Oil roars back, snaps up two-day long losing streak as Texas storms hinder output



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Oil roars back, snaps up two-day long losing streak as Texas storms hinder output

On Monday, both US and UK crude oil futures’ prices had snapped a two-day long losing streak experienced later last week, as a historic Texas winter storm that wreaked havoc on the US state alongside southwestern part of the country led to a mass-scale meltdown in crude oil outputs in the United States’ largest oil producing state, spurring up possibilities of a slower-than-anticipated recovery.

Notably, Texas refiners alongside oil drilling rigs, which were forced to shutter down earlier last week amid a historic cold resulting in a freezing of oil pipelines, have been expected to resume operations by next Friday, though several industry analysts had raised an alarming bell saying that oil outputs in the region might take days to reach a pre-storm level, if not weeks.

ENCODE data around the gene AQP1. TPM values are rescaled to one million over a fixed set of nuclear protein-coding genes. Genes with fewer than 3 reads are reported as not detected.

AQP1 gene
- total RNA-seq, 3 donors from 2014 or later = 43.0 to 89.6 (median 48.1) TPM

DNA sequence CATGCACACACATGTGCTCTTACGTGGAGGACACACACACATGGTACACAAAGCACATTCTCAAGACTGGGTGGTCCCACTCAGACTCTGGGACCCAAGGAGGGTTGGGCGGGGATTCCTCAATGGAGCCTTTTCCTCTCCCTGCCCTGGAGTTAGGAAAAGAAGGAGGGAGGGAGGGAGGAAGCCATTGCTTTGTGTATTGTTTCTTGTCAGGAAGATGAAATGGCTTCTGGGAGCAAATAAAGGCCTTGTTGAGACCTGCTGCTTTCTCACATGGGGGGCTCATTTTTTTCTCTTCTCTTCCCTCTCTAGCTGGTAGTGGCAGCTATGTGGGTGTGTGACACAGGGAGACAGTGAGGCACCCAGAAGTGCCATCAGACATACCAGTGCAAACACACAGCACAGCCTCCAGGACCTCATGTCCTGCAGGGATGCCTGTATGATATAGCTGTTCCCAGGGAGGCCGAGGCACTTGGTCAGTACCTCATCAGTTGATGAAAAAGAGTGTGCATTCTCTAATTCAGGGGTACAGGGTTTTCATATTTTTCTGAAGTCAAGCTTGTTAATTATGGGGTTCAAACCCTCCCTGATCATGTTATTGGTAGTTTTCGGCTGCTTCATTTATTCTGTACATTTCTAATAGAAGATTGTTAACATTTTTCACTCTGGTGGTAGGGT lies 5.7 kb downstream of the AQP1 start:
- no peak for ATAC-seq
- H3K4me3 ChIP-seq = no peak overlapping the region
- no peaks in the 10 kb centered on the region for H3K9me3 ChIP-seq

In context of such bullish fundamentals in the crude oil futures market, both US WTI (West Texas Intermediate) and UK crude gained more than 3 per cent in the day.

Oil futures feather as shale producers may take up to 2 weeks to restore output

On top of that, according to US energy industry analysts, oil producers in the United States had curbed out between 2 million to 4 million barrels per day of output because of bad weather in Texas and other oil producing states last week, roughly 2 to 4 per cent of entire global crude oil production, while adding further bullish wind to investors’ optimism, major shale oil producers in the region were quoted saying that they might take at least two weeks to restore normal output.

Citing statistics, in the day’s commodity market round off, Brent crude surged 3.2 per cent to $64.95 a barrel, while US WTI (West Texas Intermediate) crude oil futures’ prices gained as much as 3.4 per cent to $61.25 a barrel.

Meanwhile, citing prospects of further upswing momentum in crude oil futures’ prices over the coming days, Jim Ritterbusch of consultancy firm Ritterbusch and Associates said in a client note, “The significant loss of both crude and gasoline production suggests more upside and likelihood of new highs possibly within a one-week time frame.